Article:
Nthiwa Alfred Mutisya, Willy Muturi, Isaac Kemboi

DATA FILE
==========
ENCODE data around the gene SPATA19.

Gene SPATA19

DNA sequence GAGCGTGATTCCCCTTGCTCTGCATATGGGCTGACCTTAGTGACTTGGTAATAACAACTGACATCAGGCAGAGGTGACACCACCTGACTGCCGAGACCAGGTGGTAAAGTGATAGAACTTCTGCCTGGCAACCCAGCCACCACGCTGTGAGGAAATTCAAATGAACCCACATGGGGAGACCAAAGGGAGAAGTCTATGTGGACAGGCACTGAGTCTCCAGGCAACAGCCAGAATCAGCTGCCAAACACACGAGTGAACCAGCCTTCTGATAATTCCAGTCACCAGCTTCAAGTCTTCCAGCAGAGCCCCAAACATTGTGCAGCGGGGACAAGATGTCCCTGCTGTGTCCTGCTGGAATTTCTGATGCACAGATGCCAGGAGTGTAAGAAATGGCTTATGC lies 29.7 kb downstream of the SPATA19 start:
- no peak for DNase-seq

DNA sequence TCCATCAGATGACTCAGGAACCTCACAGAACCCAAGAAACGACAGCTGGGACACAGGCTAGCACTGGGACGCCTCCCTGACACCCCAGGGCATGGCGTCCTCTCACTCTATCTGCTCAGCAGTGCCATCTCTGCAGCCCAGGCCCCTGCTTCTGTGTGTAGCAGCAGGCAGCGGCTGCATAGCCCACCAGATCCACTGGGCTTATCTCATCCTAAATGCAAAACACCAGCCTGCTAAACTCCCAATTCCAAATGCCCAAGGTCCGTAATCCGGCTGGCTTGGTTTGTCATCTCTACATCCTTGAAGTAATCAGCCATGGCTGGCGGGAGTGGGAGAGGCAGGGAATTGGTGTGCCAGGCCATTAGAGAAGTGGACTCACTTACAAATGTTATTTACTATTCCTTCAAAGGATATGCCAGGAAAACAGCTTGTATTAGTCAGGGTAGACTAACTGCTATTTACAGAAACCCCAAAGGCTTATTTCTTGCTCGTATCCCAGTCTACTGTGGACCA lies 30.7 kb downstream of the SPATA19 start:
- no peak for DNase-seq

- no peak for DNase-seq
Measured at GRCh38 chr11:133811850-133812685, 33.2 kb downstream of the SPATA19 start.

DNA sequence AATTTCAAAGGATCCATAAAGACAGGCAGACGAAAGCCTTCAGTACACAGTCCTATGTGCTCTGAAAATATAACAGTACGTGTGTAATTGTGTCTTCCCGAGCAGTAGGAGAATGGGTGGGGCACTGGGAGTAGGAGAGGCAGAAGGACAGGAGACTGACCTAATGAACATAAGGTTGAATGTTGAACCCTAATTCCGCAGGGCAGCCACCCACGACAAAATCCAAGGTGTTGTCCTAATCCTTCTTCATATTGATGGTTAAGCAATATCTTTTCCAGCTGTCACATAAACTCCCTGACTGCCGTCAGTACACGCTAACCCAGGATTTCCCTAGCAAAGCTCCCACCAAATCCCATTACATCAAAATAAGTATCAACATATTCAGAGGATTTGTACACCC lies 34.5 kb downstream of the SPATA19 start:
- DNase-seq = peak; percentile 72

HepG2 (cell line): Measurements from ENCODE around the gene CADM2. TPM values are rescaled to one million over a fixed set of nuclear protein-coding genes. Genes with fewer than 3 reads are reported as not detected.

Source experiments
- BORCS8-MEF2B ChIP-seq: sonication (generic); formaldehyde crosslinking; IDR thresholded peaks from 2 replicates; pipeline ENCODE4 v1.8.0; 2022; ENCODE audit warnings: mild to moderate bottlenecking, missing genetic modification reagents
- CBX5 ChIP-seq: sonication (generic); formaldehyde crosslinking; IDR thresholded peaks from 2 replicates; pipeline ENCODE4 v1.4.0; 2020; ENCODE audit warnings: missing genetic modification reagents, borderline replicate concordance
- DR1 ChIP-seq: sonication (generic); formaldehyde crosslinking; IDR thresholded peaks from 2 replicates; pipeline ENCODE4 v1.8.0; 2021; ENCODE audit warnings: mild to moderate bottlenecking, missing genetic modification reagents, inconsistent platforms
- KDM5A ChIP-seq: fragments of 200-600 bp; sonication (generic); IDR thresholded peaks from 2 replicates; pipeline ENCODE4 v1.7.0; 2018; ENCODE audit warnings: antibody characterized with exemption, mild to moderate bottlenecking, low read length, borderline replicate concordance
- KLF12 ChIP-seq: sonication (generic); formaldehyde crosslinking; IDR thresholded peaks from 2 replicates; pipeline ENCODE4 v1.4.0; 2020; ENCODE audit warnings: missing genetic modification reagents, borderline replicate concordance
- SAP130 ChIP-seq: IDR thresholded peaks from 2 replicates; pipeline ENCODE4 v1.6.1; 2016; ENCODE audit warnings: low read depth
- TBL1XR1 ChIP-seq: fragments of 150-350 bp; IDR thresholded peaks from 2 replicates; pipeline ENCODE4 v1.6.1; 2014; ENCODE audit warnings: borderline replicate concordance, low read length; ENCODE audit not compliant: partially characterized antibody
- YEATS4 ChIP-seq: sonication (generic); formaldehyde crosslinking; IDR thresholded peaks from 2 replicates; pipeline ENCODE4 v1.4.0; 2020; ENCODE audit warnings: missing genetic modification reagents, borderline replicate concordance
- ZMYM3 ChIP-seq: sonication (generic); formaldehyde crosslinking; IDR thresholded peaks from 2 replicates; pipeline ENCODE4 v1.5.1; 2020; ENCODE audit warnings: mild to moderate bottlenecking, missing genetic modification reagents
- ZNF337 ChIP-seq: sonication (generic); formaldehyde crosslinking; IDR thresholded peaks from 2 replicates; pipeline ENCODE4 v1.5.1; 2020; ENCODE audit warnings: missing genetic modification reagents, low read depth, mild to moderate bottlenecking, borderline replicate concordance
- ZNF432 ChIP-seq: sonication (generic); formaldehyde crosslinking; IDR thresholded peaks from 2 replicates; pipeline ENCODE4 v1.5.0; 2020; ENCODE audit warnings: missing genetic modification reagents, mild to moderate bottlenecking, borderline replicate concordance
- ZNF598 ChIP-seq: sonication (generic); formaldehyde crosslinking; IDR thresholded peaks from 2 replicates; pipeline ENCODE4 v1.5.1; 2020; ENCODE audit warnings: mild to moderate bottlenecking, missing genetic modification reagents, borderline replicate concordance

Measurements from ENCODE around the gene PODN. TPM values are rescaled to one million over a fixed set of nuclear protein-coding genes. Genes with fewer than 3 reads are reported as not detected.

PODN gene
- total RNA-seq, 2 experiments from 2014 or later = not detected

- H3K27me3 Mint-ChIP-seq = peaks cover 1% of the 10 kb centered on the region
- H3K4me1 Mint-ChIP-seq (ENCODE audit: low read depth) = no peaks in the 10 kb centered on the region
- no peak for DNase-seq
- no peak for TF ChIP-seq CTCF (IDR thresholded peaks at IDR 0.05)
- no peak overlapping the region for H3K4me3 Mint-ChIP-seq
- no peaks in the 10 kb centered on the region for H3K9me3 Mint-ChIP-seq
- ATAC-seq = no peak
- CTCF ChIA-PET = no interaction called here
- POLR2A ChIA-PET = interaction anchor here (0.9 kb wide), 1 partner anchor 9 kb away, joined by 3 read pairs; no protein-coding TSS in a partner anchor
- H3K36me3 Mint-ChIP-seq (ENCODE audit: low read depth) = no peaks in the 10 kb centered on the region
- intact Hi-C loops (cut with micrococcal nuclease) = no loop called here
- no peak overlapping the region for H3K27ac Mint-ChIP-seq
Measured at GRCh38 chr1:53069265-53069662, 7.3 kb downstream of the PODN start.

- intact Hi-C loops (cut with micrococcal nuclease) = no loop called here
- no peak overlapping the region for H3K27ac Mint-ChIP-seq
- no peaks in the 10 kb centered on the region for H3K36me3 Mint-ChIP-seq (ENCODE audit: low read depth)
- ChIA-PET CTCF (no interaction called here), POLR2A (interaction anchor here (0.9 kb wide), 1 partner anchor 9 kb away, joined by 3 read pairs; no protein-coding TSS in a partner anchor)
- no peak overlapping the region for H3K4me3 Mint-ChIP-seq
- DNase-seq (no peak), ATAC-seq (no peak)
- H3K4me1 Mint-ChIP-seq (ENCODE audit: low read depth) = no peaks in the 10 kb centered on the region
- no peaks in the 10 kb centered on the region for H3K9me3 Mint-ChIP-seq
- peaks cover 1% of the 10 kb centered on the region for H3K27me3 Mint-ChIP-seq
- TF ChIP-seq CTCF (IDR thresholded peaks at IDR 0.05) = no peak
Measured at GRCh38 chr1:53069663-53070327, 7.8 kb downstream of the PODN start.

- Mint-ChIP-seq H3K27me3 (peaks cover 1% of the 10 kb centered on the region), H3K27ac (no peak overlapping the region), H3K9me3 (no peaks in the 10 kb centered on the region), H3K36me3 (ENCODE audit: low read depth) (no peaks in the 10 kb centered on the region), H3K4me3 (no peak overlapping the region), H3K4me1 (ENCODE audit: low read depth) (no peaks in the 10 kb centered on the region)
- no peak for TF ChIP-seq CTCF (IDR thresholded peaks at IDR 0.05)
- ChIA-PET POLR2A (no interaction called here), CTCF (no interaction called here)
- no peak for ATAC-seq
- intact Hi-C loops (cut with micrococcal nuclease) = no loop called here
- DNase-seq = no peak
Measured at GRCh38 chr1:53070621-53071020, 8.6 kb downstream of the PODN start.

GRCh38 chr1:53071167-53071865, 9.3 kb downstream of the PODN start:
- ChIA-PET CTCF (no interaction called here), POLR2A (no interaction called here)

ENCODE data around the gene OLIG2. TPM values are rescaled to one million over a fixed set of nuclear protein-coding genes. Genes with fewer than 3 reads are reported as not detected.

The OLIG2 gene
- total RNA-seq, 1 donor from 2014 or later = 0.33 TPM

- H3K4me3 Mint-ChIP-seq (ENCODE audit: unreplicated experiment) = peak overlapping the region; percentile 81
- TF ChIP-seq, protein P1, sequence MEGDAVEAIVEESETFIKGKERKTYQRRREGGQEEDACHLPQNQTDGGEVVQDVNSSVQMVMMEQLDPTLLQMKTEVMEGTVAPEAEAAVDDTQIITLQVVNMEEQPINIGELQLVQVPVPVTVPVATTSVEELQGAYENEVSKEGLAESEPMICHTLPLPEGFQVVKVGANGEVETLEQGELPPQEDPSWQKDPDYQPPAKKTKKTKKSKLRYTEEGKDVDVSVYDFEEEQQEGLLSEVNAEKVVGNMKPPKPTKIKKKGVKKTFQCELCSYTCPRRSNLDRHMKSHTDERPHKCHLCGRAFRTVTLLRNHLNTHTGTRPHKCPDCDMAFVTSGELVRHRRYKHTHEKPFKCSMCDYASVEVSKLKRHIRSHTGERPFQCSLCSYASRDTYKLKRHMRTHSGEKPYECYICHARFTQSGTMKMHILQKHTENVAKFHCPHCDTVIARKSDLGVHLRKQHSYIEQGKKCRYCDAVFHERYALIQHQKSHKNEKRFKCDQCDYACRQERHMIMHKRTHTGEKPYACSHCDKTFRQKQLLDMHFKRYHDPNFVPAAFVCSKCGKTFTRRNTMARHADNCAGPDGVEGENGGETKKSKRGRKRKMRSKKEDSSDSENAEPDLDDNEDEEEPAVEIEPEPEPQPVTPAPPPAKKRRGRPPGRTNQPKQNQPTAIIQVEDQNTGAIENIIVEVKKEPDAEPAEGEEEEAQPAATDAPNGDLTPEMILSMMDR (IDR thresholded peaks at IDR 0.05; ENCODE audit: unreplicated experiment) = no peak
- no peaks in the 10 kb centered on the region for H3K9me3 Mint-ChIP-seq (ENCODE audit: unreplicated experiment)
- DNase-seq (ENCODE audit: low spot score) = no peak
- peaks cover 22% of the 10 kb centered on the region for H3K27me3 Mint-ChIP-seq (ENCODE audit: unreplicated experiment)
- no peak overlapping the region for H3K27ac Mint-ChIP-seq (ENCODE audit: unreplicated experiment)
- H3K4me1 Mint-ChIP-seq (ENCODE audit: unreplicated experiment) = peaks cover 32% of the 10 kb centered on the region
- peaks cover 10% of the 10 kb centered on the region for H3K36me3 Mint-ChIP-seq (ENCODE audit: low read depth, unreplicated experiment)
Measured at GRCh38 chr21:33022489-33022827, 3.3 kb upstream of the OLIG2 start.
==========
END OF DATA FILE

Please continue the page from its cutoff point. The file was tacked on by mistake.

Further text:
This study sought to investigate the effect of tax incentives that includes investment deduction allowances, industrial building allowances and export promotion incentives on foreign direct investment in Kenya. This study adopted an explanatory research design based on a time series period of 32 years starting from 1985 to 2016. Secondary time series data was used in this study. Since the data was quantitative in nature and it was analyzed by use of descriptive and inferential statistics. Descriptive statistics included frequency distributions, mean, standard deviation and percentages. Inferential statistics included correlation analysis and multivariate regression analysis. The results showed that investment deduction allowance had a positive and significant effect on foreign direct investments in Kenya (β=0.017I, p-value=0.029). In addition, industrial building allowance had a positive and significant effect on foreign direct investments in Kenya (β=0.0086441, p-value=0.010). Further, export promotion incentive had a positive and significant effect on foreign direct investments in Kenya (β=0.0093138, p-value=0.000). The study concludes that export promotion incentive had the most significant effect on foreign direct investment followed by industrial building allowance and investment deduction allowance. The study recommends that there is need for the government to enlighten the general public of the capital allowance given to FDIs and those extended to local firms. In addition, an incentive should be a short term strategy designed for specific firms to attract FDIs while long term strategy should be to improve infrastructure, security and minimize strict policies and regulations. Key Words: Tax, Tax Incentives Foreign Direct Investment, Allowances

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